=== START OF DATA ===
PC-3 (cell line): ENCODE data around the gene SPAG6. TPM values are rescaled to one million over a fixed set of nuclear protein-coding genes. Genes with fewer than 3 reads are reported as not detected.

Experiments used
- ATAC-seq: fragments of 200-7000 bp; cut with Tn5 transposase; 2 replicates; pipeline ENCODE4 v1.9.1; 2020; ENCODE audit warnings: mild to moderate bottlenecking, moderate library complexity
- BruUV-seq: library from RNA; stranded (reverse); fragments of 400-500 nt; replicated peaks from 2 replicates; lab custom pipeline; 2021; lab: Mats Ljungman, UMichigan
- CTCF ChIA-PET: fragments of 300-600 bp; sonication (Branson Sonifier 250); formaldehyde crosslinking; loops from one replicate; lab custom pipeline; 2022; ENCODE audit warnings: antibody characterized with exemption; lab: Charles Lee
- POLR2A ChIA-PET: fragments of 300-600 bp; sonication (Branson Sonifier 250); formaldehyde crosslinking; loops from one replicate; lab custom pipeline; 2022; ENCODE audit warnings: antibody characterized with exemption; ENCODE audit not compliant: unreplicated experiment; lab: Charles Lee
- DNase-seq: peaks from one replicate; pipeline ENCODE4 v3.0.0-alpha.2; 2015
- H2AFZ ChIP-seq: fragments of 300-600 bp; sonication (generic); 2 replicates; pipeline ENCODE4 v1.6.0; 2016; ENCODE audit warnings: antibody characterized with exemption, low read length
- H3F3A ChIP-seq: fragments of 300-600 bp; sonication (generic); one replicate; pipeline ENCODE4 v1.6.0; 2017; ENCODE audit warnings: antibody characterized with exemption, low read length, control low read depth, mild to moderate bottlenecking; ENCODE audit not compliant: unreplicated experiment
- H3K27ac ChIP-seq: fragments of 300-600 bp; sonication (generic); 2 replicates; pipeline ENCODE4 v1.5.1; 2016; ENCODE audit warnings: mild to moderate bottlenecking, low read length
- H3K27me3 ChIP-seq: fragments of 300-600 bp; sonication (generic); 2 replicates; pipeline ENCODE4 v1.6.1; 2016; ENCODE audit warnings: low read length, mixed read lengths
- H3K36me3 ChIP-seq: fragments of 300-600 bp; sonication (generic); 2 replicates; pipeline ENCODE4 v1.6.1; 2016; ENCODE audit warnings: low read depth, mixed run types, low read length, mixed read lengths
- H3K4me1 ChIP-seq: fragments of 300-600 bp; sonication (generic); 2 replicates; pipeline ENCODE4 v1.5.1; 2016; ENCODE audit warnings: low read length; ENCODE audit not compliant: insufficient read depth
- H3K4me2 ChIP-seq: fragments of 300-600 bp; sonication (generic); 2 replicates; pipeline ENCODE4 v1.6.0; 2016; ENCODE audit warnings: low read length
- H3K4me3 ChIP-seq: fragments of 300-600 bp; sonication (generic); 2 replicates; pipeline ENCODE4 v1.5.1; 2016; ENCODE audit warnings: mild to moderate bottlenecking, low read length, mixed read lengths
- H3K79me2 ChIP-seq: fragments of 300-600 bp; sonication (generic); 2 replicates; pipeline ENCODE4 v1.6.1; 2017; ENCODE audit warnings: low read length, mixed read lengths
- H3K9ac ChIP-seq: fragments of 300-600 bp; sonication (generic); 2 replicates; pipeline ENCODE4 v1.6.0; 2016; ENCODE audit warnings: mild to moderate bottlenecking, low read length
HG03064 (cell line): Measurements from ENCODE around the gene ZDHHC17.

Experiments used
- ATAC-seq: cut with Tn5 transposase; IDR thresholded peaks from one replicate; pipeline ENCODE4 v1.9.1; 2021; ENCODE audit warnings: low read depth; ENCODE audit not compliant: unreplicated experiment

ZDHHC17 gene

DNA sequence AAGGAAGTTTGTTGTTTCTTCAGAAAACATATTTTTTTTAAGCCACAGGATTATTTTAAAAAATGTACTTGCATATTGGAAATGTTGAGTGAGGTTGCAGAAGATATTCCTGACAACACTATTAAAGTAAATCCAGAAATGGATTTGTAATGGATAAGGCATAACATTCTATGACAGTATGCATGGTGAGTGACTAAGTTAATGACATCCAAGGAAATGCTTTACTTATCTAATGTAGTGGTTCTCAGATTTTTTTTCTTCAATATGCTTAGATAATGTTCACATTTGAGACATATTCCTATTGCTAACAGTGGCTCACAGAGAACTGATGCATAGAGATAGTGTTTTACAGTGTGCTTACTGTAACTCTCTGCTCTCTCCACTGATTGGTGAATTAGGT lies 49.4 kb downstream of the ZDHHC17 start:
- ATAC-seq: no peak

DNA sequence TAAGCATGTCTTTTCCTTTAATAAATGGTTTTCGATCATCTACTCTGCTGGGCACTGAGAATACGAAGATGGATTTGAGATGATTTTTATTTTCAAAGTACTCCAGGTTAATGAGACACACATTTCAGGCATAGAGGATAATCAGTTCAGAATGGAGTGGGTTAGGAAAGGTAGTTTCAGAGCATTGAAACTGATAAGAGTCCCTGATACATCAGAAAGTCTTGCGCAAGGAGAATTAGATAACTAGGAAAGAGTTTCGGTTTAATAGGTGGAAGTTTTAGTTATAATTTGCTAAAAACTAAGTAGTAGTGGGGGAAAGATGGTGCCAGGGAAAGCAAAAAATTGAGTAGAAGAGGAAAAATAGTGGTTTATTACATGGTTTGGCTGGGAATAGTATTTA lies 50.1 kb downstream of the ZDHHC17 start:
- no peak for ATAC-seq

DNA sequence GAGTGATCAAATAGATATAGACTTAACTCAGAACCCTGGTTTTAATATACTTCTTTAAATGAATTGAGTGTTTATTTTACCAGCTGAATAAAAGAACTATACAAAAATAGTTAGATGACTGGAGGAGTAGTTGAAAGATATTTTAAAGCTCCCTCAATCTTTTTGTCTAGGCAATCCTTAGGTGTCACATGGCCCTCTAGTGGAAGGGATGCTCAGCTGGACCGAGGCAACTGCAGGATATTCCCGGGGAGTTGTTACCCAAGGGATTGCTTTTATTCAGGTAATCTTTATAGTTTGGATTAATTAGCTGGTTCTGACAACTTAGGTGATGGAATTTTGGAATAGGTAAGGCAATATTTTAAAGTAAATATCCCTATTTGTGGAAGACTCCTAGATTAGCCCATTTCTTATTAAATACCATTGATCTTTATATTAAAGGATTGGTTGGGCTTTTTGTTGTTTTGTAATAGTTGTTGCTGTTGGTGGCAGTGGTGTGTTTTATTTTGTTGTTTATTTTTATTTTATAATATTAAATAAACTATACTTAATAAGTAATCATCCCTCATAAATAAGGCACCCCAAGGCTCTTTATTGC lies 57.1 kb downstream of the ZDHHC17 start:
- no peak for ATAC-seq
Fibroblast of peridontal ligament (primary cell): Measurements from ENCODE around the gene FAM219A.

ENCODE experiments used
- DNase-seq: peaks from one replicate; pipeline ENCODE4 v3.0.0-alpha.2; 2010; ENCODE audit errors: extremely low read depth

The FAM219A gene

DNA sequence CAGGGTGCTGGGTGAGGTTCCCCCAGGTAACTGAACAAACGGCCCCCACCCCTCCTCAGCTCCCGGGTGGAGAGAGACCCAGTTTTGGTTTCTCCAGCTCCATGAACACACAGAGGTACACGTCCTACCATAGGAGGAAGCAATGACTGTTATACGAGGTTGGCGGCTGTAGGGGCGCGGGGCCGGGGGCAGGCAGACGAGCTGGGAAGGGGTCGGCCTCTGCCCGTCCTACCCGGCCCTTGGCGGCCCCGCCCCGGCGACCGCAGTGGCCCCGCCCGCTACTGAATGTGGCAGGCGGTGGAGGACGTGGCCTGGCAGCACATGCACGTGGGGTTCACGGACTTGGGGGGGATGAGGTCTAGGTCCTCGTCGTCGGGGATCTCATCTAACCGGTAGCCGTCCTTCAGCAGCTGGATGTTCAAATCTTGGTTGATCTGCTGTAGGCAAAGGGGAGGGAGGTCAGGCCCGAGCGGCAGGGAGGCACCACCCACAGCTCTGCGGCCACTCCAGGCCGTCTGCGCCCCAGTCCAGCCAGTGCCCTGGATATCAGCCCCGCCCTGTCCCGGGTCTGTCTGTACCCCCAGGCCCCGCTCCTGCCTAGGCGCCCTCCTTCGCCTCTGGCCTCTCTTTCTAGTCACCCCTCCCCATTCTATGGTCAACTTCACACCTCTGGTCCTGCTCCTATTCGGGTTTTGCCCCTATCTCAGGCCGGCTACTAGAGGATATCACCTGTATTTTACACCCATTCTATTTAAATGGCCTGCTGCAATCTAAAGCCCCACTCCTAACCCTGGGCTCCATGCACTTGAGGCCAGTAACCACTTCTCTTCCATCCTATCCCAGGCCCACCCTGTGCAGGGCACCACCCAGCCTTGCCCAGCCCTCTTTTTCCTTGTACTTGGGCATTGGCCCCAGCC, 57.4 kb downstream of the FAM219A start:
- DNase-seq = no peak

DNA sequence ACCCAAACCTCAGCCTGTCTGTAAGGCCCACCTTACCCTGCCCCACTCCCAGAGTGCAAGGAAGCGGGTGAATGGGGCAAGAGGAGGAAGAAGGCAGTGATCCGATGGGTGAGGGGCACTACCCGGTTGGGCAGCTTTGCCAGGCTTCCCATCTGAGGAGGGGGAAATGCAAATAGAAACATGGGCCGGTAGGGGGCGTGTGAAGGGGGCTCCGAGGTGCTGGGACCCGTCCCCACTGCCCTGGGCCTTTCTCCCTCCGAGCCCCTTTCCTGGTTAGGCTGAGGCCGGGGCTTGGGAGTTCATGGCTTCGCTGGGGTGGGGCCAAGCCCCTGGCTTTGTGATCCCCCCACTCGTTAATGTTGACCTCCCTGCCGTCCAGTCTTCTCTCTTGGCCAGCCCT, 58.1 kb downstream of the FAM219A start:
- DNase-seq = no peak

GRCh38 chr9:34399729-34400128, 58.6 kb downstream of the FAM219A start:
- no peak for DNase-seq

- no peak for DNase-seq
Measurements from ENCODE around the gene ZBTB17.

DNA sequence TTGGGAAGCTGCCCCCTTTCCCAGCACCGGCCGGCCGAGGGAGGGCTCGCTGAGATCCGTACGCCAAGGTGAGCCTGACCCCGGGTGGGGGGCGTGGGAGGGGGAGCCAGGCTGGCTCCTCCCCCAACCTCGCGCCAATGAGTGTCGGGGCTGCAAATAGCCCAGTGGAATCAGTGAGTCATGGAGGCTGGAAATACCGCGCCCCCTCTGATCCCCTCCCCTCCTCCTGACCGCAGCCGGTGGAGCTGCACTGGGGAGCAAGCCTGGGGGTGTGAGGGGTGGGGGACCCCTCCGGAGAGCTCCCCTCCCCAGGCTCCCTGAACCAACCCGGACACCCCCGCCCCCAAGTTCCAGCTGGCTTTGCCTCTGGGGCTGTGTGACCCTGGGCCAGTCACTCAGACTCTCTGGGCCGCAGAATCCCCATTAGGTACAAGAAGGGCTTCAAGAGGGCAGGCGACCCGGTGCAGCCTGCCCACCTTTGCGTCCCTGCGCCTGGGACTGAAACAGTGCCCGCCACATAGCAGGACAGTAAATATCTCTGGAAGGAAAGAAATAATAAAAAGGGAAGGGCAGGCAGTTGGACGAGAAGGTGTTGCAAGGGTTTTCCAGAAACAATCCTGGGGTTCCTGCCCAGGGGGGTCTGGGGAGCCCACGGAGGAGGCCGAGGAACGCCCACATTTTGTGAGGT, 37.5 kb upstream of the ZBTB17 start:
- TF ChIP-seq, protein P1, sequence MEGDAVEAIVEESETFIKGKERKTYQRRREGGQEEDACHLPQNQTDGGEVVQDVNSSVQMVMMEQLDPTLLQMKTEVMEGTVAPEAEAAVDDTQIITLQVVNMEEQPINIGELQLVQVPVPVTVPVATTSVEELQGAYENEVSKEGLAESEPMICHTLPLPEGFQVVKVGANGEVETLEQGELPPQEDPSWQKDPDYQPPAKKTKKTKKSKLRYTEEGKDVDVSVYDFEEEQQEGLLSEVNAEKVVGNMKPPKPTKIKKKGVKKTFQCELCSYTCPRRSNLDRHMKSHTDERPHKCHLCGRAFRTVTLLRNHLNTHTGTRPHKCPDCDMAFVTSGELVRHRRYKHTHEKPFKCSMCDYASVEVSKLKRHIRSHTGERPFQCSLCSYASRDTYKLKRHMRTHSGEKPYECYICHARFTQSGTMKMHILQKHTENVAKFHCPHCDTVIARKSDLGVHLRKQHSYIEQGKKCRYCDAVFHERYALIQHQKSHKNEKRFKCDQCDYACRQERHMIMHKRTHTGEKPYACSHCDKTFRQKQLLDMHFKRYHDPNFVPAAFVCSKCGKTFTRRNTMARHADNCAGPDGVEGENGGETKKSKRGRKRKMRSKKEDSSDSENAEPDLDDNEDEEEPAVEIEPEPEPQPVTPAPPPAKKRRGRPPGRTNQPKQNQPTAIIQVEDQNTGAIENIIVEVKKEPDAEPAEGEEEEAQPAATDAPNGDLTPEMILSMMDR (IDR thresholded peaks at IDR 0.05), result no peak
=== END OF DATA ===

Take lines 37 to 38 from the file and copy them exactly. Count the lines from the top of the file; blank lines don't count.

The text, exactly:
- no peak for DNase-seq

- no peak for DNase-seq